(Deprecated) Why you should call setAdapter(null)

03 June 2017

Notice: If you've come here by chance, I want to say thanks for the interest.

And also want to have notice: This post is wrongly representing my message. It (I actually) also uses a bad example to raise the Problem, which cause a misleading discussion.

At the moment, I'm revising my message as well as updating this post. By the meantime, this post is no longer a good place for reference, this is my apologize.

TL;DR: Always call RecyclerView#setAdapter(null) before your RecyclerView is going away (in onDestroy/onDestroyView/...).

1. Problem

In common tutorials about RecyclerView out there, you may see this quite frequently, inside an Activity's onCreate or a Fragment's onCreateView.

mAdapter = new MyCoolAdapter(); // here mAdapter is a member of enclosing class.

It is pretty common step when one initialize his/her screen's RecyclerView. But I rarely see people telling those "learners" what should them do on the "terminal" point. I mean, does anyone care about tearing down the RecyclerView after all?

One may ask: what's wrong with that? Is Activity destroying everything after it is destroyed?

Well, for your curiosity: Will it be destroyed?

Let's take a quick look at this question on StackOverflow: RecyclerView doesn't unregister itself from the adapter on orientation change. I bet everyone can easily find the problem as well as the answer for it. But let me talk a bit more.

Check points to 'The Problem':

  • If you have used RecyclerView quite a while, you may know there are couples of useful callback for Adapter: Adapter#onAttachedToRecyclerView(RecyclerView), Adapter#onDetachedFromRecyclerView(RecyclerView), Adapter#onViewAttachedToWindow(ViewHolder), Adapter#onViewDetachedFromWindow(ViewHolder).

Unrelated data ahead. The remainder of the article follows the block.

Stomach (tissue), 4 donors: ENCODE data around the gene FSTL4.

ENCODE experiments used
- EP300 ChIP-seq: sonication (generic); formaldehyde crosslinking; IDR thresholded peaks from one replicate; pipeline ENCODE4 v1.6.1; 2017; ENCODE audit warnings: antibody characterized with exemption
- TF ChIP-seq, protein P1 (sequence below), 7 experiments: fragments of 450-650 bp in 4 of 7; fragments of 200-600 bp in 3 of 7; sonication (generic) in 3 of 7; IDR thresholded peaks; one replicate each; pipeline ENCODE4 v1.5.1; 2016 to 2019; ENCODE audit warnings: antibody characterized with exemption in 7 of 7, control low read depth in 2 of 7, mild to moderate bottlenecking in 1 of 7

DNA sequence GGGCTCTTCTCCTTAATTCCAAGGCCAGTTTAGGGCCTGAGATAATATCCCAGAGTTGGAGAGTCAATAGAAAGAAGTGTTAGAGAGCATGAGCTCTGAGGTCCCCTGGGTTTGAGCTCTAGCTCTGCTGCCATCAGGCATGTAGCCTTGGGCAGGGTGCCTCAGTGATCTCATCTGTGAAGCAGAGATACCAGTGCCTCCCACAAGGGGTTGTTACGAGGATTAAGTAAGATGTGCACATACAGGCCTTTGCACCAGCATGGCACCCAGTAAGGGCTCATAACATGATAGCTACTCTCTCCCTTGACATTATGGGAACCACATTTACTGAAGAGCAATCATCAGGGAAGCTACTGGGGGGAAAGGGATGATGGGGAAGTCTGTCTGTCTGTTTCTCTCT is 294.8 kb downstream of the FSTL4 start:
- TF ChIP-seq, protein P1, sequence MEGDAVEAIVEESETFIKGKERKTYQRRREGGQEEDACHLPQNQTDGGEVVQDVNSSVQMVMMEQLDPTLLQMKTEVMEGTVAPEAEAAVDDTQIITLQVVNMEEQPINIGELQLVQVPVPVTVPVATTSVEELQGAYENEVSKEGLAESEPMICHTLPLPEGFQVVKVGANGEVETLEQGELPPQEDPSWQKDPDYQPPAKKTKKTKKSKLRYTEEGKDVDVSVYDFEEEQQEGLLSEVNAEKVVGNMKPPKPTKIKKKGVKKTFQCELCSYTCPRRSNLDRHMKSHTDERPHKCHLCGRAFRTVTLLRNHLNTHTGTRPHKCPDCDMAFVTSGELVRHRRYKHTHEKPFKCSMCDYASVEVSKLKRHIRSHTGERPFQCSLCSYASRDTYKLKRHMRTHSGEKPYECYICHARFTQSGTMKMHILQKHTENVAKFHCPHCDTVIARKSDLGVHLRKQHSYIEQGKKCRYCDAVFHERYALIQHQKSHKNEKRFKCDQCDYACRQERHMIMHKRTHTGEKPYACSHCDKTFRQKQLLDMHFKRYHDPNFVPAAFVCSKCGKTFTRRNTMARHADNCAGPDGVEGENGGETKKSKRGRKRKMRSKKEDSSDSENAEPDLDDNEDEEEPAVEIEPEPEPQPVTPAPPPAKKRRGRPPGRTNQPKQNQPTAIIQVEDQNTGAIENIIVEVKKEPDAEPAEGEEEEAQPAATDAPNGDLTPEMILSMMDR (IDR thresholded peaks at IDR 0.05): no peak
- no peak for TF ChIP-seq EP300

• Have you ever debuged to see when they are called? Let me sort them out for you:

    • onAttachedToRecyclerView is called when the Adapter is set to RecyclerView, after a call to RecyclerView#setAdapter(Adapter) or RecyclerView#swapAdapter(Adapter, boolean). This is quite obvious.
    • onDetachedFromRecyclerView, on the other hand, is called when current Adapter if going to be replaced by another Adapter (this another 'Adapter' can be Null). What is the point here: if you don't replace the Adapter, this method will never be called. And what happens if an Adapter is never be "detached" from a RecyclerView? Let's see after I explain about the other couples.
    • onViewAttachedToWindow is called once RecyclerView or its LayoutManager add a View into RecyclerView (hint: go to RecyclerView source code and search for the following keywords: dispatchChildAttached).
    • onViewDetachedFromWindow, on opposite, is called when RecyclerView or its LayoutManager detach a View from current Window.
  • What happens when an Adapter is not detached from a RecyclerView? The couple of attach/detach call to an Adapter is tight to another "couple method" of Adapter: registerAdapterDataObserver/unregisterAdapterDataObserver. In fact, registerAdapterDataObserver is always called with (right before) onAttachedToRecyclerView and unregisterAdapterDataObserver is always called with (right before) onDetachedFromRecyclerView. In depth, Adapter#registerAdapterDataObserver(AdapterDataObserver) will add an instance of AdapterDataObserver to its observer system, to broadcast the changes to RecycleView's ecosystem. And unregisterAdapterDataObserver will clean it up. RecyclerView holds an instance of RecyclerViewDataObserver which is a non-static inner class that extends AdapterDataObserver (hint: go searching for mObserver in RecyclerView source code). So here you see the problem?